red lights


Quirky rock spawned from Elvis' hip

Head Of Femur

Head Of Femur - Ringodom Or Proctor
(Greyday Productions)
3 1/2 (out of 5 stars)

Reviewed: Nov. 24, 2003

Review by Tony Bonyata

To name yourself after a human bone doesn't seem a very rock 'n' roll thing to do, but when its the Head of Femur (the bone that cameramen were instructed not to film below during Elvis Presley's third performance on the Ed Sullivan Show back in January of 1957) it couldn't be more fitting. This Chicago (by way of Nebraska) trio not only manages to tap into the spirit, but also the sex that has oozed from rock music ever since Elvis first shook his hips in public over forty-five years ago.
On their debut album Ringodom Or Proctor, Head Of Femur, led by guitarist Mike Elsener, keyboardist Ben Armstrong and drummer Matt Focht (from the band Bright Eyes), deliver an elaborate calling card, filled with inspired multi-layered orchestrations over quirky pop numbers that lean towards the Flaming Lips at times, and at others the Brit-pop band Pulp, but most often Brian Eno at a time when eccentric pop ditties were the preference, before his experimentations into discreet, ambient soundscapes for airports and water closets. All of these influences loosely hold their hands together through a sugary, psychedelic production ride that travels from The Beatles' PepperLand to WonkaLand before you're able to say "everlasting gobstopper."
Their affinity to Eno is most apparent, but not wholly confined to an unabashed version of his goose-stepping silly symphony "The True Wheel," which Head of Femur pulls off magnificently as they ride closely to the original rather than trying to reinvent Eno's own round, spokey thing for themselves. With their unconventionally slanted approach on "Curve That Byrd," with its rubbernecking bassline, swelling strings and angst-filled vocals over calming harmonies, as well as the breathy accordion, sparkling bells, proud melody and comical lyrics on "Me, My Dad, My Cousin, and...Ronnie" and downright giddy, slapstick three-part harmonies on the infectious "Science Needed A Medical Man," the music from this band is an about-face from the current garage and '70s metal sounds that are starting to creep back into the mainstream.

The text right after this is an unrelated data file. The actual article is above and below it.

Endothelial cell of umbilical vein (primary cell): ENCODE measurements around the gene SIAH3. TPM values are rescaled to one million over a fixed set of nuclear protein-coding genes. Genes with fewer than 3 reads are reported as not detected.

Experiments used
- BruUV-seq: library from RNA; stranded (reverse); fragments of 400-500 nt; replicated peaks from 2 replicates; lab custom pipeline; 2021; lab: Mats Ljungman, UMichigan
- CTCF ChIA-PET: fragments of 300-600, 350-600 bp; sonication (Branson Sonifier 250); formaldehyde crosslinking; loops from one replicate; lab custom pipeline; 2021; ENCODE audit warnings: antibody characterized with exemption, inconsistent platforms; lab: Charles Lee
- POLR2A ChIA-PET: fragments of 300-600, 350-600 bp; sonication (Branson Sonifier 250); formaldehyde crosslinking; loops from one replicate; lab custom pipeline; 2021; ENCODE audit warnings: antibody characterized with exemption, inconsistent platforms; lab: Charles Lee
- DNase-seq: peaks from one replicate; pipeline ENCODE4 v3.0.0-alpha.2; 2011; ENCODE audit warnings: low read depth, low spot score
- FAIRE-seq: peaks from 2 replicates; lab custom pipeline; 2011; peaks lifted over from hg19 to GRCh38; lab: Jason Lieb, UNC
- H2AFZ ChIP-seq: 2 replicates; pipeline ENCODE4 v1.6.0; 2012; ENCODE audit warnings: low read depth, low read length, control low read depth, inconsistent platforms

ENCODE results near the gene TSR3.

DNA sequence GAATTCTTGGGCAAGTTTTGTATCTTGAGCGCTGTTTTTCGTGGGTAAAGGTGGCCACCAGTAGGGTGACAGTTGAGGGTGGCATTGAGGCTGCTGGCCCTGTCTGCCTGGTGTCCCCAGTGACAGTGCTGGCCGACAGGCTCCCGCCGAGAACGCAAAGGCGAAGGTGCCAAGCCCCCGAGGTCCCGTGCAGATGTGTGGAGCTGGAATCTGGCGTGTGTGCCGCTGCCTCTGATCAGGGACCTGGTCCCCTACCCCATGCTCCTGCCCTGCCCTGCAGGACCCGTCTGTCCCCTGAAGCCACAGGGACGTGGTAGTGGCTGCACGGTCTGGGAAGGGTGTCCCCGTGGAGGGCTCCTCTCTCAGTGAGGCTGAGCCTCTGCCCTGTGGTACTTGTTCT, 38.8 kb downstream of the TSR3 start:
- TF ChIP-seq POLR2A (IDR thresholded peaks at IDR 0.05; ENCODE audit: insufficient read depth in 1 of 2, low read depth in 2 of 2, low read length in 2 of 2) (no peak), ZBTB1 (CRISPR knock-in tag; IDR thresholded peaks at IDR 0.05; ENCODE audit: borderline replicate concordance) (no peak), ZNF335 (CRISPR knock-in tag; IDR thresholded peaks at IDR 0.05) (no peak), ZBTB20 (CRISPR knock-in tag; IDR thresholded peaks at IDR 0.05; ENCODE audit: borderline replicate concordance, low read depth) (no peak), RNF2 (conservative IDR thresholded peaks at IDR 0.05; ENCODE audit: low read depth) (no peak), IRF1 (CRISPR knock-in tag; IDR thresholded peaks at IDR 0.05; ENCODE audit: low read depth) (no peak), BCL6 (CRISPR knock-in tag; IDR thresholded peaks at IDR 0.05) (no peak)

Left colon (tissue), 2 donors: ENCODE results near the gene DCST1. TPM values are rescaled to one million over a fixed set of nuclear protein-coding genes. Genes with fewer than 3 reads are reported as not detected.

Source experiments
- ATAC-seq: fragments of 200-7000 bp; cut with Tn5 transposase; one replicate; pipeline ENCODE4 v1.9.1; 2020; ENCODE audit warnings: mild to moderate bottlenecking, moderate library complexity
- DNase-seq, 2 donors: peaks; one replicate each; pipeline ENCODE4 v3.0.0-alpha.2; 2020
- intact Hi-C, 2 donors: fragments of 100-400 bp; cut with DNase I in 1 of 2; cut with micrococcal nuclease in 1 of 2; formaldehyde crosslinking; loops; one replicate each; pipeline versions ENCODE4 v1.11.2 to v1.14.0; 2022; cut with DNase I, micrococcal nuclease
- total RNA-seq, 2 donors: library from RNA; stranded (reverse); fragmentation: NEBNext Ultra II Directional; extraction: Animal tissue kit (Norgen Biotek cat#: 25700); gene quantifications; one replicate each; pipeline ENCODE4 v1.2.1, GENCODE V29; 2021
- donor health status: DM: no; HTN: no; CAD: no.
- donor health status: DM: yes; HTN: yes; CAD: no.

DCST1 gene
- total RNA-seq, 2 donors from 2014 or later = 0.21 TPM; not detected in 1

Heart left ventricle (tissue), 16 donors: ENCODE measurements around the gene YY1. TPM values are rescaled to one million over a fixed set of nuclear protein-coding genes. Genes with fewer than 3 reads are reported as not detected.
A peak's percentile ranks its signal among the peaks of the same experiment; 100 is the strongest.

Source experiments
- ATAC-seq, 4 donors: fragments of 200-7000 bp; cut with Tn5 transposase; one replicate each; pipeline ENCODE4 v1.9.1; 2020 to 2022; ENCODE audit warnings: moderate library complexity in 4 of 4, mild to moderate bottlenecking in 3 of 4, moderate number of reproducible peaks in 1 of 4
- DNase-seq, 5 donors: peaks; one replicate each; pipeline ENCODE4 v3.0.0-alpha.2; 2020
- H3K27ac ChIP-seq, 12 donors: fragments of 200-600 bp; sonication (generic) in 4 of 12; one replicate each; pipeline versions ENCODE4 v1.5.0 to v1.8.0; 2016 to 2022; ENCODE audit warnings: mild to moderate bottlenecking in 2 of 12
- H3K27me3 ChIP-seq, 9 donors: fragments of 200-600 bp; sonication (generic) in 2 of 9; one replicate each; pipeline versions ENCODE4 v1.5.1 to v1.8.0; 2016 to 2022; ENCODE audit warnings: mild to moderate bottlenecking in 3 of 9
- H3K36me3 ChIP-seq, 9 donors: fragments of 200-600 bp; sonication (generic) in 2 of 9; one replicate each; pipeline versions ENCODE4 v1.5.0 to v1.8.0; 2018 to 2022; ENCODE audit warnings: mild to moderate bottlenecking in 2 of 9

Although the core of the band only consists of three, on the road the trio expands its members to anywhere from seven to ten players, pulling many of them from bands such as Bright Eyes, Commander Venus, Lullaby For The Working Class and Mayday, among others. Thankfully, they also utilize many of these veteran musicians on Ringodom Or Proctor Thought-provoking, strange and joyous, it's about time the cameras plunged all the way down to expose this Head Of Femur. Take 'em down, boys, it's gonna be a really big shew (sic).

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